Yes, I always want to put the viewer in a position where they are much more involved in seeing and reading the work. We’re used to a very high speed of looking and reading information from images so these paintings I’ve made since my MA are very interested in complicating that and making you look from lots of different angles and positions. You have to move around the work, slow down and look more carefully than perhaps we’re used to doing now. You can’t just glance at these paintings and take everything in immediately.
Do you see any threads or tensions between your Russian background and your English context in the work? You often seem to refer to things like Russian constructivism, those traditions of abstract painting from the early days of the Soviet Union, but also to things like traditional portraiture and figure painting.
Absolutely. I’m very interested in those things and I think it helps a lot in making the work to have a particular idea or territory of ideas in mind that holds everything together. You create a kind of space out of certain ideas that help to give the paintings an identity and purpose and those tensions and relationships are things I think about a lot. It gives a certain direction to the mark-making and means there’s a back-bone or base that gives some unity to the practice, a continuity. I don’t know if that’s a good thing or a bad thing sometimes but for now I find it comforting and it makes a coherent body of work easier to think about and construct.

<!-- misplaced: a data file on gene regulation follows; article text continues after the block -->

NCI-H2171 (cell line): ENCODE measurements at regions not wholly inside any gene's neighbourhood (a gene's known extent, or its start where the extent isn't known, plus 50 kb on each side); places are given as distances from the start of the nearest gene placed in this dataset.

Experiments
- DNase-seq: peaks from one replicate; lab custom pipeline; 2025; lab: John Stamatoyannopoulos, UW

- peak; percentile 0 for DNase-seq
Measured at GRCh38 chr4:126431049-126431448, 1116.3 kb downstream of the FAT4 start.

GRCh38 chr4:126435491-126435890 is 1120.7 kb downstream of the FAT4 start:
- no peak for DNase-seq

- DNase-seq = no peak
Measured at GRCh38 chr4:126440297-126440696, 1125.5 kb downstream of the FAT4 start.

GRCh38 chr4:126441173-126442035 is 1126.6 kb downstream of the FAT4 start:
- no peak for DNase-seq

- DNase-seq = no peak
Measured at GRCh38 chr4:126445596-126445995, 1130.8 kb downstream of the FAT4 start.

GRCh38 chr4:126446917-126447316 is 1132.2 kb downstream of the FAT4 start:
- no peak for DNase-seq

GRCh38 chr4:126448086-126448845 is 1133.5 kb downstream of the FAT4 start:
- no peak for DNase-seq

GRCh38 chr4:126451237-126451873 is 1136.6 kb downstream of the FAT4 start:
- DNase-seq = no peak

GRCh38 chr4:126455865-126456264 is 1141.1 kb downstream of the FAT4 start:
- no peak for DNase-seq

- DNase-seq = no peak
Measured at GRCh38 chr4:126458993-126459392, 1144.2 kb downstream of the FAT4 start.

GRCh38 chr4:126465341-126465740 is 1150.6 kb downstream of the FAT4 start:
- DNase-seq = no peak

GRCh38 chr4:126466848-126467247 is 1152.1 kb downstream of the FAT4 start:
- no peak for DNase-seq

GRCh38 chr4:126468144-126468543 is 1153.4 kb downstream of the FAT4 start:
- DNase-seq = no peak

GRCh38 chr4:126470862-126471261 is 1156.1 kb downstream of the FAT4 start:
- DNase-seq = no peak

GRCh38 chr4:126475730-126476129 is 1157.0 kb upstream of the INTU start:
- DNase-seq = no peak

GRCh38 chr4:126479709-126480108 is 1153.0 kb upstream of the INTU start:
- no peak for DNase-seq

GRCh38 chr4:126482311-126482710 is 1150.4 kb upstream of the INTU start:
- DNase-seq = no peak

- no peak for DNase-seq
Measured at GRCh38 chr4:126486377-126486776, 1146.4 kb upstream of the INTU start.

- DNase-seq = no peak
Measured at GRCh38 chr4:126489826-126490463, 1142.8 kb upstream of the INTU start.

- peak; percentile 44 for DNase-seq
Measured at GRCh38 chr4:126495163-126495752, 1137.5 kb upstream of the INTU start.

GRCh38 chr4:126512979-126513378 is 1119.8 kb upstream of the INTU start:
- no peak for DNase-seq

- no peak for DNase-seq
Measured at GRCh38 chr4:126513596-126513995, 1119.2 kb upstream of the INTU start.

That unity does seem to be there, with the video works seeming to relate quite strongly to the paintings. In Particulate Matter, for example, there seems to be a link being made between the closed towns of Cold War Russia in the past, the new industrial development in China of today, and the post-industrial mining towns of the East Midlands.
Well, when you’re making a video there has to be an interesting story, something to hang everything on, something that helps to concentrate all the different ideas you want to bring in. So in The Unnamed that’s obviously the fact about the secret town from my own biography. With Particulate Matter, I went to Beijing to do a residency for a month and decided not to worry about making work there, but to look, to explore and film the place I was in. I wasn’t going to spend the month in a studio painting, as that would have been a waste of the opportunity, so I was out and about, looking at things in the street, filming and making notes on things like the construction of new buildings, the industrial developments and so on.
How did the China material become linked to the local, East Midlands stories?
The themes emerged very slowly. One thing I saw in China was men compacting coal with no masks or protective clothes, and it fascinated me because it was like going back into a much earlier phase of industrialisation, different to anything I’d seen in Russia or Europe, but probably how it was in those places in the past, before Unions and workers organising themselves. So these men would pack coal, pour concrete, all those things with no modern safety precautions. The air everywhere I went in China was heavy with pollution, so that became something that interested me, and made me start thinking about coal mining and industrialisation back in England.
And then you found Bill Hill, Grandad Hill, is that right?